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Israeli robotic bee hive startup Beewise raises $10 million in series A funding

Israeli robotic bee hive startup Beewise raises $10 million in series A funding

The Israeli Beewise hopes to replace the old hives and make them smarter so that bees can be monitored remotely and treated without human contact.

Meir Orbach | 09:59  16.07.2020

Robotic hives company Beewise Technologies Ltd's has raised $10 million, in a financing round led by Fortissimo Investment Fund and participated by Michael Eisenberg, lool Ventures, Atooro Fund, and ARC Impact. Alongside the fundraising, the company also received a $2.5 million grant from the European Union's Horizon 2020 program and $1 million from the Israel Innovation Authority. To date, the company has raised $16 million, including a seed round, led by lool Ventures, and Atooro Fund.

The company was founded in 2018 by five partners: Elia Radziner, Hillel Schreier, Boaz Paterzil, Yossi Surin, and Saar Safra. Its headquarters is located in Israel’s Western Galilee.

Founder and CEO Saar Safra. Photo: Beewise Founder and CEO Saar Safra. Photo: Beewise Founder and CEO Saar Safra. Photo: Beewise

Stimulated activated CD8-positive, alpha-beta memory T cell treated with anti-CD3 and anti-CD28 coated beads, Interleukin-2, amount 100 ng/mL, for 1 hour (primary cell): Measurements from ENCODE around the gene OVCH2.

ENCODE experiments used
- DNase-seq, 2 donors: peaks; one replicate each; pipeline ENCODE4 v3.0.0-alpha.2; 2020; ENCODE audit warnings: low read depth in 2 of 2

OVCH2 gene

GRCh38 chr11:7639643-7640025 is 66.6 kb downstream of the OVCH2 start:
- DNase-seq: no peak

“My partner is a veteran beekeeper and he told me that it is unacceptable that hives are collapsing and thousands of bees are dying and with no technological solution that will stop it," Saar Safra, Beewise’s founder and CEO, told Calcalist.

Beewise develops a tool called Beehome, a robotic beehive that can house more than 40 colonies at once. It includes cameras with computer vision technology and sensors that can adjust the climate automatically. The device then sends insights to the beekeeper’s smartphone via an app so they can keep track of honey production and care for the hive’s needs.

The world of bees and pollination has been in great danger in recent years. According to the company, three out of four crops that produce vegetables, fruits, seeds, and nuts for human consumption and 35% of all agricultural land depend on bee pollination. Recently, high rates of disturbances affecting honeybee colonies all over the world have been reported. The unexpected bee colony mortality rate put pressure on the shortage of pollinators, reaching an unprecedented global rate of 35% compared to 2-3% three decades ago.

This mortality rate poses a threat to the existence of bee honey, since beekeepers will not be able to sustain the bee population when the annual mortality rates exceed 50%. The mortality rate is mainly due to new pests, diseases and climate change.

One of the most difficult problems in the beekeeping world is the collapse of hives. Each year, about 40% collapse and hundreds of thousands of bees die from various causes. To this day, the only solution available has been a regular replacement of hives each year at a huge cost.

Beewise. Photo: Beewise Beewise. Photo: Beewise Beewise. Photo: Beewise